The Northern Territory Labor Government has released the NT renewable energy roadmap paving a path towards achieving a 50 percent target by 2030.
Chief Minister Michael Gunner said he has accepted “in principle” all 11 recommendations of the Roadmap to Renewables report.
He said the world is making a transition to renewable energy, and the report will set the NT on the same road.
NT renewable energy goal needs another 450MW
The Northern Territory is well placed to transition to a larger renewable energy mix, the report finds. But it will take careful planning and regulation to increase from the current 4 percent renewable generation to the proposed 50 percent.
Reaching the target would require a 450 megawatt-peak of additional renewable energy capacity on regulated networks. This additional capacity could be accommodated on 700 hectares of land.
The government will contract Power Water Authority to develop a new model for delivering renewable energy into the grid. It’s providing the utility with $750,000 to ensure energy supply remains stable as more renewables come online.
“We want to ensure that market rules and technical requirements are clear and transparent so businesses have the confidence to invest and create jobs,” Mr Gunner said.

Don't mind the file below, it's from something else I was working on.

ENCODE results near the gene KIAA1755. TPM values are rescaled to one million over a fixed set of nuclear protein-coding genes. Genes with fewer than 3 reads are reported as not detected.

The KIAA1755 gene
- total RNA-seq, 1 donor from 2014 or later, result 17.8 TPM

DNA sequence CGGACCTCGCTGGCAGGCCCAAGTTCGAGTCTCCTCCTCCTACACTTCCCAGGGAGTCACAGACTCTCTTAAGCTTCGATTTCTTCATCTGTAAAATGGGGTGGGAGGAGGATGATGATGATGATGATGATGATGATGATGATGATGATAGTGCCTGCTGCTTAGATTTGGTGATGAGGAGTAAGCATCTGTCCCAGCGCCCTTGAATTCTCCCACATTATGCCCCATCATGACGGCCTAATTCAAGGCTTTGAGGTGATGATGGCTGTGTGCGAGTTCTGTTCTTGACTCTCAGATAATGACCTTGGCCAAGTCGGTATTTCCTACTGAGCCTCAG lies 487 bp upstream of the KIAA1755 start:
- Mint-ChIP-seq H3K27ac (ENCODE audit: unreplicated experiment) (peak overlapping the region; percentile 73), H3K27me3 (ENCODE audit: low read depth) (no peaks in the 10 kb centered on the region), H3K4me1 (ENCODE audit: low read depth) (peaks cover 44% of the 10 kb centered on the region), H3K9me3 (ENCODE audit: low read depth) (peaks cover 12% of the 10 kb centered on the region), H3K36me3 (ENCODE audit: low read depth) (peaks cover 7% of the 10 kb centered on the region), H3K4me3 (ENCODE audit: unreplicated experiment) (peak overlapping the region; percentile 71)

Bonuses for households under 50% renewable target
Releasing the report, Mr Gunner announced a $4.5 million energy efficiency package for households. The scheme provides co-contribution grants of $1,000 for the installation of solar panels, battery systems, smart meters and solar hot water.
To boost the uptake of rooftop solar power, the report recommends altering feed-in tariffs to a “time of day” structure. This allows consumers to reduce their energy costs during the most expensive times of the day. It would also encourage greater adoption of solar storage, the report states.
In addition, the government should harness its buying power to purchase electricity from suppliers of renewable energy.
NT gas fleet can help, not hinder, renewable transition
The report finds the Northern Territory’s aging gas power network could be an asset in achieving its renewable goals. Increased renewables, rather than stranding old gas turbines, can benefit from fast response to fill supply.
By providing baseload response to intermittent renewable energy sources, gas power can facilitate a smoother transition to renewable energy.
“Our abundance of renewable resources and our existing gas power infrastructure puts us in the box seat,” Mr Gunner said.